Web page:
ENFOLD: Explaining, modelliNg, and FOrecasting gLobal Dynamics

ENFOLD: Explaining, modelliNg, and FOrecasting gLobal Dynamics

Pablo Mateos participates in a successful CASA-led £2.9 million bid to EPSRC involving seven UCL departments and ten academics.

ENFOLD is a multidisplinary five year modelling project funded by EPSRC (£2.9 million FEC) spanning across seven UCL departments. It will develop new forms of complexity science which address the most difficult of human problems: those that involve global change where there is no organised constituency and whose agencies are largely regarded as being ineffective. ENFOLD will argue that global systems tend to be treated in isolation from one another and that the unexpected dynamics that characterises their behaviour is due to their coupling and integration that is all too often ignored. To demonstrate these dynamics and to develop appropriate policy responses, it will study four related global systems: trade, migration, security and development aid. It will develop integrated and coupled models whose dynamics can be described in the not so conventional language of complexity theory: chaos, turbulence, bifurcations, catastrophes, and phase transition. The programme will apply spatial interaction models to trade and migration, reaction diffusion to conflicts and terrorism, and network models to international trade, migration and crime. These models will be extended to incorporate the generation of qualitative new events such as the emergence of new entities e.g. countries, coupling them together in diverse ways. We will ultimately develop a generic framework for a coupled global dynamics that spans many spatial and temporal scales and pertains to different systems whose behaviours can be simulated both quantitatively and qualitatively. Various models will be developed which incorporate all these ideas into a global intelligence system to inform global policy makers about future events. Several UK government departments as well as global businesses are partners in this project.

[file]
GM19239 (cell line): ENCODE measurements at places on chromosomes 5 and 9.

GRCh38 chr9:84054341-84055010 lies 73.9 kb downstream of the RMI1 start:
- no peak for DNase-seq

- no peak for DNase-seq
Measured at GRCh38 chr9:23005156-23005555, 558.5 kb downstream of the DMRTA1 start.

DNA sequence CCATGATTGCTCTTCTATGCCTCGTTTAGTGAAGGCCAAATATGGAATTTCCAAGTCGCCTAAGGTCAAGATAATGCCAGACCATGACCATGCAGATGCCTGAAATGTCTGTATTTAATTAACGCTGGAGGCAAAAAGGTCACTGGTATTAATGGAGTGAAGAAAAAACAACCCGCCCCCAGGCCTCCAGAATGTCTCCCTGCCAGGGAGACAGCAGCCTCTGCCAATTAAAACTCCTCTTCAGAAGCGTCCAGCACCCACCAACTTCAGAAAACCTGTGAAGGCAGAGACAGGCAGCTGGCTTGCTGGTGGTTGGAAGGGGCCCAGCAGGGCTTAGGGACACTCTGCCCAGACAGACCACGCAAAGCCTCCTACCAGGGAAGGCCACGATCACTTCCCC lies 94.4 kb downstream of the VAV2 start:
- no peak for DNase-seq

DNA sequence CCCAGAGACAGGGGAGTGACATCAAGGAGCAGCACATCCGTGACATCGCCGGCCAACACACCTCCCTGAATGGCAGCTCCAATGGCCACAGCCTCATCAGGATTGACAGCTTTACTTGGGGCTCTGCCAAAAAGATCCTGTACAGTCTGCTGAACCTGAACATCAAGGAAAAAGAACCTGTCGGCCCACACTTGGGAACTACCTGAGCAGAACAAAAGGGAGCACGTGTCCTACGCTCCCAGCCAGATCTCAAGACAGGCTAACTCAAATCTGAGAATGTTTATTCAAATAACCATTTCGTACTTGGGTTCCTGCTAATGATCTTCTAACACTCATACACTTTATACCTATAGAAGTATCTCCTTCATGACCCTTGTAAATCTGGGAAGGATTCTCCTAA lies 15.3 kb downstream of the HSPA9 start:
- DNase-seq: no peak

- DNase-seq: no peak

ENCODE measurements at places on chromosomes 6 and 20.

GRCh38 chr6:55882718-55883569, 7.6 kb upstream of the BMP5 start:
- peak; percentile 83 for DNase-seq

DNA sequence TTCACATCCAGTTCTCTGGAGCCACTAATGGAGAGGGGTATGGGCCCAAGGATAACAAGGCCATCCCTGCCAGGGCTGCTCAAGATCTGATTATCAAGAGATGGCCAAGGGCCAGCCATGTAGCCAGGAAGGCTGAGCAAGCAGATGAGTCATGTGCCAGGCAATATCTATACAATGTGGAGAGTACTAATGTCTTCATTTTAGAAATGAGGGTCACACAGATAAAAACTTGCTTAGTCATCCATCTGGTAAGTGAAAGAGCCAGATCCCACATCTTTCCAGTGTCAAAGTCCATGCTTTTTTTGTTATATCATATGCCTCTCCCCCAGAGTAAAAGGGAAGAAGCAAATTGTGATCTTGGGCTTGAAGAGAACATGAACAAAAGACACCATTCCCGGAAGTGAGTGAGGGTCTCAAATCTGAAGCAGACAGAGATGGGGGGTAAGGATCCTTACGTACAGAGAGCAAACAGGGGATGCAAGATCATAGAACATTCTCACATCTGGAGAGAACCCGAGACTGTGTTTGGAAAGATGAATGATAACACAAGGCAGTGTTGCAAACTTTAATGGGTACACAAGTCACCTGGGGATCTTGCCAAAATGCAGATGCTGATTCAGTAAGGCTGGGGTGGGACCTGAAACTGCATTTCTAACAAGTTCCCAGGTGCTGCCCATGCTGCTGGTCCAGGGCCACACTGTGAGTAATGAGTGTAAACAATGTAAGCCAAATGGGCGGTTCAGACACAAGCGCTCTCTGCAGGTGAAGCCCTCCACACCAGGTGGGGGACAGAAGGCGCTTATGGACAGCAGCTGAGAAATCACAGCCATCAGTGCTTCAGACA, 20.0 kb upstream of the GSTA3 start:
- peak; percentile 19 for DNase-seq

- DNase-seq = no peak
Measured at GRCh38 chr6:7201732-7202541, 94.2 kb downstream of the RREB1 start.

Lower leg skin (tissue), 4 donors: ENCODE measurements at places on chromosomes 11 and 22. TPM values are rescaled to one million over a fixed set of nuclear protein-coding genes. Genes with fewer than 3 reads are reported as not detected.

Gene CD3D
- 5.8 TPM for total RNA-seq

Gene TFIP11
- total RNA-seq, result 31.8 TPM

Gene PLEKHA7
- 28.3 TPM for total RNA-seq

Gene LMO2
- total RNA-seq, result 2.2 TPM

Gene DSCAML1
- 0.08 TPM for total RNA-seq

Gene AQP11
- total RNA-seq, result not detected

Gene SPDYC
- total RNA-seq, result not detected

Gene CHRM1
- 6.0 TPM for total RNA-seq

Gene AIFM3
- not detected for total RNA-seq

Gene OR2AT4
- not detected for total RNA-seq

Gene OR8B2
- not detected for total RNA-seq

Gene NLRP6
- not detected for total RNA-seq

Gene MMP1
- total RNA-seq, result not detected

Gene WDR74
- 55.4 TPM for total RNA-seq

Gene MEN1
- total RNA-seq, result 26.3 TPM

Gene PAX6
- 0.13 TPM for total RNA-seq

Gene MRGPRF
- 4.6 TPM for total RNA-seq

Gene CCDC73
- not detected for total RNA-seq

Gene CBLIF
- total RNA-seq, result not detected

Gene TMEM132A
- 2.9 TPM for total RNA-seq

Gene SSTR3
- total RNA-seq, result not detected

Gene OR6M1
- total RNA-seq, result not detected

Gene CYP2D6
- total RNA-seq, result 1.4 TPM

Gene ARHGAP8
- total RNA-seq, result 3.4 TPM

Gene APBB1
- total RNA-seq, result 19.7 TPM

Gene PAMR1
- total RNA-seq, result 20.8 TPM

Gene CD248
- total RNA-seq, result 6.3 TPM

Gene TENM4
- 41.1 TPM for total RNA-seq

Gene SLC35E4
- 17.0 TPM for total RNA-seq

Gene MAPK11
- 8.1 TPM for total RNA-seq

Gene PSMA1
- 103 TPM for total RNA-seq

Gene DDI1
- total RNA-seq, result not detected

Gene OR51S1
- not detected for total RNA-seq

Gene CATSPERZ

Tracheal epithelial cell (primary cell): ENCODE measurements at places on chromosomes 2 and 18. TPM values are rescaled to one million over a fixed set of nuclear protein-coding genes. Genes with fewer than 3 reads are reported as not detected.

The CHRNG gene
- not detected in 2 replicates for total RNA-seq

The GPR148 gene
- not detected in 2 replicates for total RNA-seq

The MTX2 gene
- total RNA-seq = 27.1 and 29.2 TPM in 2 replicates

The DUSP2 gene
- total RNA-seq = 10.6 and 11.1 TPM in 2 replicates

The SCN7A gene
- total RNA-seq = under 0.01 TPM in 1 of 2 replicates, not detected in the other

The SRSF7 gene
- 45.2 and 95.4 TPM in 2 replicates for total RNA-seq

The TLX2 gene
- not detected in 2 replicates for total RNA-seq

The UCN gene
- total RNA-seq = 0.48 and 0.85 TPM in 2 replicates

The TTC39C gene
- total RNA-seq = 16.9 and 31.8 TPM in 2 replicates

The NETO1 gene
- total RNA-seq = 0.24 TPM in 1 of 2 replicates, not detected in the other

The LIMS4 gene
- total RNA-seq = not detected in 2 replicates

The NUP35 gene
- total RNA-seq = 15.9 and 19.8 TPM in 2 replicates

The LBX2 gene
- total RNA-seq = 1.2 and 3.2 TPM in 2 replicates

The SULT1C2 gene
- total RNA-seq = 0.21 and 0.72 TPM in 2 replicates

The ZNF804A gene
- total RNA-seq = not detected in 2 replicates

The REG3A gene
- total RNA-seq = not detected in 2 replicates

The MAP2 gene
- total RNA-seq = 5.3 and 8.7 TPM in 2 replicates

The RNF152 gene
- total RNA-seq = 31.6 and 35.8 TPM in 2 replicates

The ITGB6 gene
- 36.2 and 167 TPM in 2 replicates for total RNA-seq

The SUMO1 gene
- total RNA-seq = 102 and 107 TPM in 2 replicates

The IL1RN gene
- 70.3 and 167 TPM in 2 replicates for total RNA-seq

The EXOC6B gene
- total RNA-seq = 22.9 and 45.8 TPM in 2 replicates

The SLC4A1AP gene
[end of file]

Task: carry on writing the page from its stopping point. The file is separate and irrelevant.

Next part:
The project is led by Sir Alan Wilson at CASA. Dr. Pablo Mateos is one of the co-investigators and will lead the migration strand of the project, based at the Migration Research Unit. Professor John Salt will be an adviser to the project.

  • Professor Sir Alan Wilson FBA, FRS (CASA), PI
  • Professor Mike Batty CBE, FBA, FRS (CASA)
  • Professor Frank Smith FRS (Mathematics)
  • Professor Stephen Bishop (Mathematics)
  • Dr Francesca Medda (Transport Studies)
  • Dr Pablo Mateos (Geography)
  • Dr Alex Braithwaite (Political Science)
  • Dr Alastair Turner (Political Science)
  • Dr Shane Johnson (Jill Dando Institute)
  • Dr Sean Hanna (Bartlett School)

More details

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New UCL collaboration with Mexico National University (UNAM)

Social Segregation in Latin American cities

A research collaboration in urban and population geography has recently being set up between Dr. Pablo Mateos (UCL) and Dr. Adrian Guillermo Aguilar, at the Mexico National University (UNAM), one of the the most prestigious university in Latin America and the Spanish-speaking world. The aim is to develop further studies of study socioeconomic segregation in Latin American cities.

Following earlier contacts, Pablo visited UNAM’s Institute of Geography in Mexico City for a week in April 2009, where he gave a seminar on ‘Spatial Analysis, Geodemographics and Residential Segregation’, showcasing various UCL research projects and introducing the collaboration with UNAM. He also initiated the research project by analysing Census data for Mexico City at very small area level. His visit was partly funded by UNAM’s international collaboration funds.

Adrian Guillermo will visit UCL for a month in May 2009, where he will be working with Pablo Mateos, various members of CASA, Dr Ann Varley and other human geographers in the department. He will give a departmental seminar on his work in Mexico City and the research project with UCL. His visit is funded by a Spatial Literacy in Teaching (SPLINT) Fellowship. (See: http://www.spatial-literacy.org/)